The Lost Princess of Oz (Oz Series #11)by L. Frank Baum, John R. Neill
Dorothy, the Wizard, the Cowardly Lion, and their chums search Oz for their missing princess and meet delightful new friends. 94 black-and-white illustrations. 12 full-color plates.
Read an Excerpt
There could be no doubt of the fact: Princess Ozma, the lovely girl ruler of the Fairyland of Oz, was lost. She had completely disappeared. Not one of her subjects-not even her closest friends-knew what had become of her.
It was Dorothy who first discovered it. Dorothy was a little Kansas girl who had come to the Land of Oz to live and had been given a delightful suite of rooms in Ozma's royal palace, just because Ozma loved Dorothy and wanted her to live as near her as possible, so the two girls might be much together.
Dorothy was not the only girl from the outside world who had been welcomed to Oz and lived in the royal palace. There was another named Betsy Bobbin, whose adventures had led her to seek refuge with Ozma, and still another named Trot, who had been invited, together with her faithful companion, Cap'n Bill, to make her home in this wonderful fairyland. The three girls all had rooms in the palace and were great chums; but Dorothy was the dearest friend of their gracious Ruler and only she at any hour dared to seek Ozma in her royal apartments. For Dorothy had lived in Oz much longer than the other girls and had been made a Princess of the realm.
Betsy was a year older than Dorothy and Trot was a year younger, yet the three were near enough of an age to become great playmates and to have nice times together. It was while the three were talking together one morning in Dorothy's room that Betsy proposed they make a journey into the Munchkin Country, which was one of the four great countries of the Land of Oz ruled by Ozma.
"I've never been there yet," said Betsy Bobbin, "but the Scarecrow once told me it isthe prettiest country in all Oz."
"I'd like to go, too," added Trot.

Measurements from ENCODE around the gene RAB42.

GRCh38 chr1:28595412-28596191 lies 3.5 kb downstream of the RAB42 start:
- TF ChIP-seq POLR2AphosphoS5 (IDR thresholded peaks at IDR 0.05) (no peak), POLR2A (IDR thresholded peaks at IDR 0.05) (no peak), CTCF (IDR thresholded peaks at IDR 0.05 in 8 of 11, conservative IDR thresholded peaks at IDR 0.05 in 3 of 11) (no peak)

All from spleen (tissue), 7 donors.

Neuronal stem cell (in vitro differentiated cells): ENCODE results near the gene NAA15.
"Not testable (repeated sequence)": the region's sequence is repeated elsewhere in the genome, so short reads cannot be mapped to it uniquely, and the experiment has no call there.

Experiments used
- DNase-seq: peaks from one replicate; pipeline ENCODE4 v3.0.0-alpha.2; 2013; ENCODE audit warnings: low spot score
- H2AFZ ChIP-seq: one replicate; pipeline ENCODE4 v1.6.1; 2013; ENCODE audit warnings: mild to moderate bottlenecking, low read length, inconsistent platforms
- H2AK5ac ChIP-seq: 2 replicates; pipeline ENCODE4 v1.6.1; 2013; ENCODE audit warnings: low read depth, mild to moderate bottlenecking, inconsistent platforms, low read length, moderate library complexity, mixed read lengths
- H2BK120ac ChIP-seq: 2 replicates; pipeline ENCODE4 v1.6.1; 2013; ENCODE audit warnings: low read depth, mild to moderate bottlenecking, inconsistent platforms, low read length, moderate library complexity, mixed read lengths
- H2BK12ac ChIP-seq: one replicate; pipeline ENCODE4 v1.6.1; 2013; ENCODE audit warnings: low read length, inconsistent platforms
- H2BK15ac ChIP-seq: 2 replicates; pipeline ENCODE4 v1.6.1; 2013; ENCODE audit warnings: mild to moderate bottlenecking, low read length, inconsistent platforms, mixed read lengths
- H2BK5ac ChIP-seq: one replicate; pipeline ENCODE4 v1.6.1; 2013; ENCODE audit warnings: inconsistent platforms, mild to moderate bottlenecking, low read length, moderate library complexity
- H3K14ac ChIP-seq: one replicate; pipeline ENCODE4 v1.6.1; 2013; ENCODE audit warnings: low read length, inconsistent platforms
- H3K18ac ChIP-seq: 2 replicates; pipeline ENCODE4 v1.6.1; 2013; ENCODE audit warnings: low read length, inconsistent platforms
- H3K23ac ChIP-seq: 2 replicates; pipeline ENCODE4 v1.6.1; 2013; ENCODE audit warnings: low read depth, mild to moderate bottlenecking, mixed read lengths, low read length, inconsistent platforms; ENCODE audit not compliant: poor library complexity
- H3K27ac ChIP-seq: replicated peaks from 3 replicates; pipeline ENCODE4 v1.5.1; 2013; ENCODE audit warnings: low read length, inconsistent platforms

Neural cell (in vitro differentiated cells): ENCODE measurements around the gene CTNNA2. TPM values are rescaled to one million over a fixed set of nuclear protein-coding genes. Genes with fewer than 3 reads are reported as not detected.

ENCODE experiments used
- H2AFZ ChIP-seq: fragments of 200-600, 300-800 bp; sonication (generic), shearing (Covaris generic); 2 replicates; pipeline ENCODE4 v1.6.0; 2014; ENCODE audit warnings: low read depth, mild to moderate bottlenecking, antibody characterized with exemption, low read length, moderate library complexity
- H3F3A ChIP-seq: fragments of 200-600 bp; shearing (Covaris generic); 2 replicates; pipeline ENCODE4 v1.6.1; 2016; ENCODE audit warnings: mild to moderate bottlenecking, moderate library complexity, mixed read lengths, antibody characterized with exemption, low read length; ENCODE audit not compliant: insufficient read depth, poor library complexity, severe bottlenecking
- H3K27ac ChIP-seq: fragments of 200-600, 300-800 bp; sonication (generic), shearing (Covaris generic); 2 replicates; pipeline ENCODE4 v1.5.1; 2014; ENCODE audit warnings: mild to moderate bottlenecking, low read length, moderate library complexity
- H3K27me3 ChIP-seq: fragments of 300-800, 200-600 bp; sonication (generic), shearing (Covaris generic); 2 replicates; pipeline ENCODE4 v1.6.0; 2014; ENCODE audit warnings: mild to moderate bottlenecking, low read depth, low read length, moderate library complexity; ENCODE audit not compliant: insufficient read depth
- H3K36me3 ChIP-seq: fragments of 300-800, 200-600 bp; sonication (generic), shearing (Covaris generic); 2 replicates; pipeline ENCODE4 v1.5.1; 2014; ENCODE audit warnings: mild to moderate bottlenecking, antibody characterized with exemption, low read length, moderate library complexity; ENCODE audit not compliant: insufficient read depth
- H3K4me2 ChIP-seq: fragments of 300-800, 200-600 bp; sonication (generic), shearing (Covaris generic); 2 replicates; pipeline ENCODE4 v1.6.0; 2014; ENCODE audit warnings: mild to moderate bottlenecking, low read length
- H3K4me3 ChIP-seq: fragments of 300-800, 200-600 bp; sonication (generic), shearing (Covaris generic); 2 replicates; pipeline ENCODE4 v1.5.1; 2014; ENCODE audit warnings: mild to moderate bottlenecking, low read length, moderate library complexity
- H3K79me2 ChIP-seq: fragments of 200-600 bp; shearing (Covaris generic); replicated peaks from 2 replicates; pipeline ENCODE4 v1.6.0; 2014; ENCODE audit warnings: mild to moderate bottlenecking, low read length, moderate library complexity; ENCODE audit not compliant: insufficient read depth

" All right," said Dorothy, " I'll go and ask Ozma. Perhaps she will let us take the Sawhorse and the Red Wagon, which would be much nicer for us than having to walk all the way. This Land of Oz is a pretty big place, when you get to all the edges of it."
So she jumped up and went along the halls of the splendid palace until she came to the royal suite, which filled all the front of the second floor. In a little waiting room sat Ozma's maid, Jellia Jamb, who was busily sewing.
"Is Ozma up yet?" inquired Dorothy.
" I don't know, my dear," replied Jellia. " I haven't heard a word from her this morning. She hasn't even called for her bath or her breakfast, and it is far past her usual time for them."
"That's strange!" exclaimed the little girl.
"Yes," agreed the maid; "but of course no harm could have happened to her. No one can die or be killed in the Land of Oz and Ozma is herself a powerful fairy, and she has no enemies, so far as we know. Therefore I am not at all worried about her, though I must admit her silence is unusual."
"Perhaps," said Dorothy, thoughtfully, "she has overslept. Or she may be reading, or working out some new sort of magic to do good to her people."
" Any of these things may be true," replied Jellia Jamb, 44 so I haven't dared disturb our royal mistress. You, however, are a privileged character, Princess, and I am sure that Ozma wouldn't mind at all if you went in to see her."